This paper looks at how the practice of health care tends to follow a dualistic system of thought, seeing the mind and body as distinct. Approaching patients in this way leads to a failure to understand them in a unified and holistic way, often leaving patients feeling less than “healed” and often facing “crises” that go beyond their physiological illness or ailment. This paper critiques this dualistic trend in medicine and looks at some of the ways in which this divide might be bridged through the inclusion of practices being developed by the emerging field of Medical Humanities.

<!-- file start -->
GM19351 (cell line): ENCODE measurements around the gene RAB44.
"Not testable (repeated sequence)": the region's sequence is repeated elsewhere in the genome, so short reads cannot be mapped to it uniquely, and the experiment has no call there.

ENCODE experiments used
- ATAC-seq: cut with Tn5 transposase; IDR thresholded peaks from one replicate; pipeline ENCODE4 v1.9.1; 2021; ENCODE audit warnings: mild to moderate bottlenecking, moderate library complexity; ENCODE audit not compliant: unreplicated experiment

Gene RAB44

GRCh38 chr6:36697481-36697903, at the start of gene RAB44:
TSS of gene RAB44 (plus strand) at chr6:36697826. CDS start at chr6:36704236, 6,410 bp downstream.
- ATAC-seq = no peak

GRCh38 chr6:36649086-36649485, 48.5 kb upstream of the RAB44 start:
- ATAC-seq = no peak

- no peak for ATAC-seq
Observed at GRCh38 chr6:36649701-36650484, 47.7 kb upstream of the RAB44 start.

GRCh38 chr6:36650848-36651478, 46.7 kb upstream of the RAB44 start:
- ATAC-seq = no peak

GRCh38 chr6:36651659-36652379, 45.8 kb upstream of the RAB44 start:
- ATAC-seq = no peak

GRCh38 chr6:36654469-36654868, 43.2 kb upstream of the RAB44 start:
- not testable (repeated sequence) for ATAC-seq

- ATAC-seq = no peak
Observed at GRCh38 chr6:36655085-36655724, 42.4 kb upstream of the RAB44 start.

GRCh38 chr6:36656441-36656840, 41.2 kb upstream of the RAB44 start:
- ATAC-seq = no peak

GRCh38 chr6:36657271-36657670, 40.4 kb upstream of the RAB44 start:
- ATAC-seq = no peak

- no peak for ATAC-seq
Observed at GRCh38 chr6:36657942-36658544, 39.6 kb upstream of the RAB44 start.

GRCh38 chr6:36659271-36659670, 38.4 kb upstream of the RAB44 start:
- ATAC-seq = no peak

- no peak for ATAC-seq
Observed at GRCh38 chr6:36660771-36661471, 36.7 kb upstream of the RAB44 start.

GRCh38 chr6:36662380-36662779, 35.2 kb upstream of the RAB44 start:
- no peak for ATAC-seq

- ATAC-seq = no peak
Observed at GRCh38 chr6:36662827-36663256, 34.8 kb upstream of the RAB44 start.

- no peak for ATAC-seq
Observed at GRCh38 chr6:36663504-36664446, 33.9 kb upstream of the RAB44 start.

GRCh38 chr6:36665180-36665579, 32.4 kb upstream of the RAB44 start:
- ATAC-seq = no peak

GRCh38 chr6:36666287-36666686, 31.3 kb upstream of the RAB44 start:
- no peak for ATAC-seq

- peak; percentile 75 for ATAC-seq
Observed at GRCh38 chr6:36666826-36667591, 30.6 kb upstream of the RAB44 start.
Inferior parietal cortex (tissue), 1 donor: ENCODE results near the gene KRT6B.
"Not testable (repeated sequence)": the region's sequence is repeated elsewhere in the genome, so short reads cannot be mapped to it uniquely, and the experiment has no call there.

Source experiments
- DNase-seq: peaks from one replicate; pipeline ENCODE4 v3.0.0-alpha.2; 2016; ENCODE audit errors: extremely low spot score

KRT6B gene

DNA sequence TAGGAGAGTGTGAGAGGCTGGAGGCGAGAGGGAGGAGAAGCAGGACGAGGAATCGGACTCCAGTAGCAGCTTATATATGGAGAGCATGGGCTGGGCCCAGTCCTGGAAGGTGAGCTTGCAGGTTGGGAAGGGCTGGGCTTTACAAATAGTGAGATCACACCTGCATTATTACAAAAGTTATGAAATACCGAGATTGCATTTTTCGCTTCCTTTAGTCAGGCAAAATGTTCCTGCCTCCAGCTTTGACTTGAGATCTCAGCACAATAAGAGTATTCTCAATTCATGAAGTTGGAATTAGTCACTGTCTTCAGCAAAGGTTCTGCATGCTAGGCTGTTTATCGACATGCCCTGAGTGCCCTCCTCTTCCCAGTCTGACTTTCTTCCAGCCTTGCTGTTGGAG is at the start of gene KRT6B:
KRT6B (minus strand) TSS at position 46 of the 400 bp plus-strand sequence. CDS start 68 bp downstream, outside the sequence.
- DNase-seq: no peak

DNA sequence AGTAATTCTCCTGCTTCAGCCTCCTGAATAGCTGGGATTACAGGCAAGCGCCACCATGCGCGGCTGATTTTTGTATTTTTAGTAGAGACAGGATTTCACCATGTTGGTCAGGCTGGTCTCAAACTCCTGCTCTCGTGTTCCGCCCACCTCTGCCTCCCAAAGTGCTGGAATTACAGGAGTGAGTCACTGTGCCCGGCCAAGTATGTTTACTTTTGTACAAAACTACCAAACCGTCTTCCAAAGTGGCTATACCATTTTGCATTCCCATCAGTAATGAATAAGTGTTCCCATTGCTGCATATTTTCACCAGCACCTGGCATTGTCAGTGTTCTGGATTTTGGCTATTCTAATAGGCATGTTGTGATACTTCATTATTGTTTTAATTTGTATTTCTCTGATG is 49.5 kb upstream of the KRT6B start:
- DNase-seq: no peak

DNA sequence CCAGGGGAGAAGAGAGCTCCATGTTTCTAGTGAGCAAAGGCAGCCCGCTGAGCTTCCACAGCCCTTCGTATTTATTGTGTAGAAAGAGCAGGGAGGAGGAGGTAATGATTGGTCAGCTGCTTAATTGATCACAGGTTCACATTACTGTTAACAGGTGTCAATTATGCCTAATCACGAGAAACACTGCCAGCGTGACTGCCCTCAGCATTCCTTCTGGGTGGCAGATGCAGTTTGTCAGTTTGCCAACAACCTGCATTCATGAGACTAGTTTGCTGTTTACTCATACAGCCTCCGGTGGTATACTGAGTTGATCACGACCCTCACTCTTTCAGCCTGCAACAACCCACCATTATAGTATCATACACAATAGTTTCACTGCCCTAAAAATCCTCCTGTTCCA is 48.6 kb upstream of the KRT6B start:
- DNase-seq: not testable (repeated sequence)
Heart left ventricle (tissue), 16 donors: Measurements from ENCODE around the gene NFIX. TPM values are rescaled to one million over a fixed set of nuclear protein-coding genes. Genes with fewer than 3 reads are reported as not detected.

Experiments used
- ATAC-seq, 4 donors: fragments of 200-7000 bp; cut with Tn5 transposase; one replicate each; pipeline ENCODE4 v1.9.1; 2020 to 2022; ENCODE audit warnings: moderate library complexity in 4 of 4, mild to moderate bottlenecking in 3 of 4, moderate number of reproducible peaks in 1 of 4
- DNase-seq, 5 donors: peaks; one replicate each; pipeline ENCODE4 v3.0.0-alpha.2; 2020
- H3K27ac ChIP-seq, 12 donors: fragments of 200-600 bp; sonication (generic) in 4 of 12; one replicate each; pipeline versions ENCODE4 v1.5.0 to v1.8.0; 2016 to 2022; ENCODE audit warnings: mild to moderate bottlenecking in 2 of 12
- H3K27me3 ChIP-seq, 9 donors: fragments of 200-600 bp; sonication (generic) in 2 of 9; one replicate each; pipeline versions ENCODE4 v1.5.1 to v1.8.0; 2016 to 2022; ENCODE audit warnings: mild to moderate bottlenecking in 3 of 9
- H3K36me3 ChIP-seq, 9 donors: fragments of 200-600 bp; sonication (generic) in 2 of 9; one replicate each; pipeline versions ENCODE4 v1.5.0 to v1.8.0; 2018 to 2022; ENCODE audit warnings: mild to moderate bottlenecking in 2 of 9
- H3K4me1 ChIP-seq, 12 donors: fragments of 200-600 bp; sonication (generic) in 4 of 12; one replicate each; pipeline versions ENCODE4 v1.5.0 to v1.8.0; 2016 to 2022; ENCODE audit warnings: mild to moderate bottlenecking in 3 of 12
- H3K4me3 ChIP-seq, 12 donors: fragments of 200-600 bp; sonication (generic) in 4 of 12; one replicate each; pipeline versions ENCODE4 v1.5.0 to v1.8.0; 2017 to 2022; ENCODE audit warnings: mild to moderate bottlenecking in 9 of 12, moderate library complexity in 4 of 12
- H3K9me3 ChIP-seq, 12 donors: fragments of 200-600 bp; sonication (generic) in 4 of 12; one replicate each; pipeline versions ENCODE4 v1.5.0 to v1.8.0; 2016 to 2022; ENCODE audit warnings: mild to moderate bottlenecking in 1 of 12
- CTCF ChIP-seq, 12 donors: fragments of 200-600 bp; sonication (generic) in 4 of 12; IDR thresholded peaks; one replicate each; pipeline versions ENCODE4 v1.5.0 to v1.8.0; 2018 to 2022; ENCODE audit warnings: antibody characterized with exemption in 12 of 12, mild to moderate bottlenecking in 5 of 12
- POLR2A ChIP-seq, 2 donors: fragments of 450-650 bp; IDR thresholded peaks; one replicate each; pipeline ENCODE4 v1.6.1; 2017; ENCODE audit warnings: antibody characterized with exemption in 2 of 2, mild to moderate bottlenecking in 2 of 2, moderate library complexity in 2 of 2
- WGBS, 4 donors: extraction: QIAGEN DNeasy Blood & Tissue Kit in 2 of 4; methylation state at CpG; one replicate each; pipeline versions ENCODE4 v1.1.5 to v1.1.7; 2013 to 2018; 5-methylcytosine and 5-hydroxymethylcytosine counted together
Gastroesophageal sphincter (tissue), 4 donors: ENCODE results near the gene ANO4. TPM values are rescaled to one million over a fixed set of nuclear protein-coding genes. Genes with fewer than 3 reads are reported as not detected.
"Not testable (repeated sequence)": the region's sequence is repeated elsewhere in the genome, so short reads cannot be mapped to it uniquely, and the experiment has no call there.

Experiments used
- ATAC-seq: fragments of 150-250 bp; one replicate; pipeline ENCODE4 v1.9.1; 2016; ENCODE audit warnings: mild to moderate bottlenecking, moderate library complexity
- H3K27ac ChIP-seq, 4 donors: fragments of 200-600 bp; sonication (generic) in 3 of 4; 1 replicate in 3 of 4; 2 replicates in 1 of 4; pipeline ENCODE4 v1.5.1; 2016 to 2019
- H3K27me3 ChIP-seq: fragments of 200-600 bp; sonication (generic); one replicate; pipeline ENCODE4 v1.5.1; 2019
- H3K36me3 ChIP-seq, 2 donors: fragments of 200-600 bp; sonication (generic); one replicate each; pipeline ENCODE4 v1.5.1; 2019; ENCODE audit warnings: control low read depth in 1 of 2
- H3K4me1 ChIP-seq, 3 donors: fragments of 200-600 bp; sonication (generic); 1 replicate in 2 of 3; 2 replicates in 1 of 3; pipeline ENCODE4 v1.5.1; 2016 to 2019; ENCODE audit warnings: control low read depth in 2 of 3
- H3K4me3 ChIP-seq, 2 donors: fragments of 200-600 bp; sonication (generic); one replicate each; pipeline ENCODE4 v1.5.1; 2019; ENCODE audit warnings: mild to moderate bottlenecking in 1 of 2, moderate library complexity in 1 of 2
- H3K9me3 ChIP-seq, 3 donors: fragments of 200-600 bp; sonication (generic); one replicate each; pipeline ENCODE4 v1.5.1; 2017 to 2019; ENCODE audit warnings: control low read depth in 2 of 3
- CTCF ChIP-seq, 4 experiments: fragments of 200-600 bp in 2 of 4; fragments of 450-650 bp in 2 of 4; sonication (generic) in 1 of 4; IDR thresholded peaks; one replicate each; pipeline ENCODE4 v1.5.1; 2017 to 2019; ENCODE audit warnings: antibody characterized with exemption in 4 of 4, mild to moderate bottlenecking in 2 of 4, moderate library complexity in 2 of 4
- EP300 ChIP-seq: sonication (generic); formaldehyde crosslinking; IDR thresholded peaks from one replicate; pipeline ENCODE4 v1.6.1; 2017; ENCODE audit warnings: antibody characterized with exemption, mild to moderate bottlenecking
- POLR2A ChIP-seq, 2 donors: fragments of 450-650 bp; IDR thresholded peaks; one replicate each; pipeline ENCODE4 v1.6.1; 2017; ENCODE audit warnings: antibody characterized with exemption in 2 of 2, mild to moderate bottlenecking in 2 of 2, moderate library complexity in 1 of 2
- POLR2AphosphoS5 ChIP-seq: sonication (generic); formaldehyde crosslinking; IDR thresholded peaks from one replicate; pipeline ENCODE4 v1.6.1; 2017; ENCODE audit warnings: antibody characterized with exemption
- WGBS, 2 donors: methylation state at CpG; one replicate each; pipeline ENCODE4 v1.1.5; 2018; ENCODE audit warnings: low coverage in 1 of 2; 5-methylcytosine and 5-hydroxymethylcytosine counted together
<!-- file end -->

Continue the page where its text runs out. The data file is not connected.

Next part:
"Dissolving Dualism in Medicine: Reuniting the Body and Mind through Patient Narratives,"
International Journal of Undergraduate Research and Creative Activities: Vol. 7:
2, Article 14.
Available at: https://digitalcommons.cwu.edu/ijurca/vol7/iss2/14